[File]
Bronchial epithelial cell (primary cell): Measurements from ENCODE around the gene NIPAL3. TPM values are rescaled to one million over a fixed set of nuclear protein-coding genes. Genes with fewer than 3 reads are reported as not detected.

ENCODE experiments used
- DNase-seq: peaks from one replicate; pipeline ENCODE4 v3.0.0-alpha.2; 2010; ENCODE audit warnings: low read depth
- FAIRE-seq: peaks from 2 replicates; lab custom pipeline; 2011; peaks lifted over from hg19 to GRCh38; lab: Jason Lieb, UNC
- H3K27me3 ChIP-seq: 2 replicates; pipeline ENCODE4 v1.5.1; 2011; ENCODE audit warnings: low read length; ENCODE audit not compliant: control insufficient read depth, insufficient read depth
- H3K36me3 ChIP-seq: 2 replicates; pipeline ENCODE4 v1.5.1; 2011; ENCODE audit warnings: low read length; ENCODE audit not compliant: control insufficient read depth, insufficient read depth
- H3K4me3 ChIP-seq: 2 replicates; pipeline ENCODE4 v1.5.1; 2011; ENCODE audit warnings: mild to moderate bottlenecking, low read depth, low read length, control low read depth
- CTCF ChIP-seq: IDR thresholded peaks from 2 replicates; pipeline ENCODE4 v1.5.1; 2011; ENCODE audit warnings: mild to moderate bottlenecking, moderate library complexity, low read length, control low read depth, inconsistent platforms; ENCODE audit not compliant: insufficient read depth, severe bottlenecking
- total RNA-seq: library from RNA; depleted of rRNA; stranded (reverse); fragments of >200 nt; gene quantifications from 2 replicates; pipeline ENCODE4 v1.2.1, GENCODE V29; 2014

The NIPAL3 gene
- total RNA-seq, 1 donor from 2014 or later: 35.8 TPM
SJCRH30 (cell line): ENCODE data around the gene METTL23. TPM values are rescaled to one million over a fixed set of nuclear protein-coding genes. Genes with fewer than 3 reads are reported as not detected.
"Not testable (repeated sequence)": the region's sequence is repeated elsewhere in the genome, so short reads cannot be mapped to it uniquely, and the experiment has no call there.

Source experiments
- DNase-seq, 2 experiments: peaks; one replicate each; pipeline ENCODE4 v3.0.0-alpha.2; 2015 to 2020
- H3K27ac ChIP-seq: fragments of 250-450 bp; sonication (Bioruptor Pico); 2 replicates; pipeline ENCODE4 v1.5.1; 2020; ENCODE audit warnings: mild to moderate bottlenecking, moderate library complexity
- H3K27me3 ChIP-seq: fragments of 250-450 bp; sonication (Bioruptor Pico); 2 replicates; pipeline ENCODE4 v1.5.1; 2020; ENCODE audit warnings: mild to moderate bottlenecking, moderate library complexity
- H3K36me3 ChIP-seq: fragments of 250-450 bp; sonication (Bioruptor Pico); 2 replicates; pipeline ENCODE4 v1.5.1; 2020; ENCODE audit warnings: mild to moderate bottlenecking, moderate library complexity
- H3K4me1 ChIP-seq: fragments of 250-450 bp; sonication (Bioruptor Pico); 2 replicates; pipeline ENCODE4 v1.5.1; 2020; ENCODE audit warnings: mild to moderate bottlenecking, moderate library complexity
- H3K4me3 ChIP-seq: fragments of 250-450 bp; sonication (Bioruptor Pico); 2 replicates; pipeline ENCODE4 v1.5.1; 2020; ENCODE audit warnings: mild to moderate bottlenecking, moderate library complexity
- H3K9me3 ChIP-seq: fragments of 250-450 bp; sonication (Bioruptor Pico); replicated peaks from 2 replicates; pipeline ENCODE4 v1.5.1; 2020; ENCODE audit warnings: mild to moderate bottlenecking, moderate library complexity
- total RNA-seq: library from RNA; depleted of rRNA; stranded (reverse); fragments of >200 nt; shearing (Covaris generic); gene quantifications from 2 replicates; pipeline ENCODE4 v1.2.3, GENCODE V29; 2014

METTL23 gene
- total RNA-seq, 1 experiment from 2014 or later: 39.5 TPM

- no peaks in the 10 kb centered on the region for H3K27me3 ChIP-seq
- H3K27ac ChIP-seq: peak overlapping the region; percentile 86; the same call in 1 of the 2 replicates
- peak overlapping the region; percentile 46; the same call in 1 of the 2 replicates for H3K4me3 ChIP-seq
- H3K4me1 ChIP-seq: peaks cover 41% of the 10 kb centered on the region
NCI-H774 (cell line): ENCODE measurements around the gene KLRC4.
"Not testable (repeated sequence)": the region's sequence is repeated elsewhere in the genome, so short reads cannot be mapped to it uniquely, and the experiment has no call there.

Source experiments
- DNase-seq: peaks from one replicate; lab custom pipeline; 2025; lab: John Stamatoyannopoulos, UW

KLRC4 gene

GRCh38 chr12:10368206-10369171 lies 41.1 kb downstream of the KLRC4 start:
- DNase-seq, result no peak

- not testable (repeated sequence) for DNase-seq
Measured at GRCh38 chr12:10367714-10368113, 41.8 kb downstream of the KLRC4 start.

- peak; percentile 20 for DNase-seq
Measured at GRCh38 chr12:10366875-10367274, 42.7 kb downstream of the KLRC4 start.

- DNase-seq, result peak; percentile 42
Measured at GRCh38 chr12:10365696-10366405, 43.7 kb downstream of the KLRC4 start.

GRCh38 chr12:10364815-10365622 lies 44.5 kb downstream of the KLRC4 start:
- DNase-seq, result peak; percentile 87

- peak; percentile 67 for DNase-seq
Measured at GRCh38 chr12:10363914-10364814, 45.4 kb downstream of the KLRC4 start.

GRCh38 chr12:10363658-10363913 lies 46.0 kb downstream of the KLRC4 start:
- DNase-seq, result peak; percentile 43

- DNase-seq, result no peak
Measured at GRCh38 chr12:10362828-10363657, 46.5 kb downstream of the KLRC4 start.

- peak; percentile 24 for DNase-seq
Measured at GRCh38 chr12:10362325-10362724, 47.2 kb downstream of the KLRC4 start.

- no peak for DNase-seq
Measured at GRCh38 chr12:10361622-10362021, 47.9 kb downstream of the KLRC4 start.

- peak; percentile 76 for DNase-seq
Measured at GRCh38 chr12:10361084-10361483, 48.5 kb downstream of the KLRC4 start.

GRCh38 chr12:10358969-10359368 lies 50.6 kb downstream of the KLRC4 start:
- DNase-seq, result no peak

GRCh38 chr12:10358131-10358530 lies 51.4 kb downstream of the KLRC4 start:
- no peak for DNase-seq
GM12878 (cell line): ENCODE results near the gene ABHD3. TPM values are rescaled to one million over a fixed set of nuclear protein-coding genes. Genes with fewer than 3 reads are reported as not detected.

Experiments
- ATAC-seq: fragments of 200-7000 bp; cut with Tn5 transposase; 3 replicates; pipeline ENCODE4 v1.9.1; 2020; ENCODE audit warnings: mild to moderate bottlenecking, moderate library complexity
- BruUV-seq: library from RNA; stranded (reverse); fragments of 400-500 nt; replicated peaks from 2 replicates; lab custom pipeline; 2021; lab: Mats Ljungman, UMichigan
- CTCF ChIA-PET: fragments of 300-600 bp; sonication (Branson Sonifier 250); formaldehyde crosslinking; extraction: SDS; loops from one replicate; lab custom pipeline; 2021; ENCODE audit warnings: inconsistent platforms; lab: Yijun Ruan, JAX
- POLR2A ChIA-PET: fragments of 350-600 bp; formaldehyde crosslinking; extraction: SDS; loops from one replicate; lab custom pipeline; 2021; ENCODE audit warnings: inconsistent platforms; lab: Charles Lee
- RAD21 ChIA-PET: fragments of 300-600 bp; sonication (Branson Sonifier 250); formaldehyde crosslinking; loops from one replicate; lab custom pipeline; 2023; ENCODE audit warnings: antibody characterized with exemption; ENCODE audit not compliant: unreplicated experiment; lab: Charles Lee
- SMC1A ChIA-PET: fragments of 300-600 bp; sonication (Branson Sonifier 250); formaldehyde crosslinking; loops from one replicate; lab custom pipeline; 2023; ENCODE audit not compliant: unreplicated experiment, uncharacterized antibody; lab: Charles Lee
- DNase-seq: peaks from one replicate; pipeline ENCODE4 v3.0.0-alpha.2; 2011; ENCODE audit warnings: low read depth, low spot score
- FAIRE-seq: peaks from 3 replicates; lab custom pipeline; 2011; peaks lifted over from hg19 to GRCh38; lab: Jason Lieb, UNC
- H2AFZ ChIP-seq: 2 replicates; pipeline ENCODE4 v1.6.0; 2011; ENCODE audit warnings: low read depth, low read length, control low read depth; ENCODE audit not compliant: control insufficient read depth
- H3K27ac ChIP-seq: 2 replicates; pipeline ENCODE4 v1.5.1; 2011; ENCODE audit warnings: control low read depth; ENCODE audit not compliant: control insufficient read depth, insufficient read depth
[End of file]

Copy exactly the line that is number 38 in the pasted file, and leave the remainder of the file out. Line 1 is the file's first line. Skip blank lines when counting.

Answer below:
- peak; percentile 20 for DNase-seq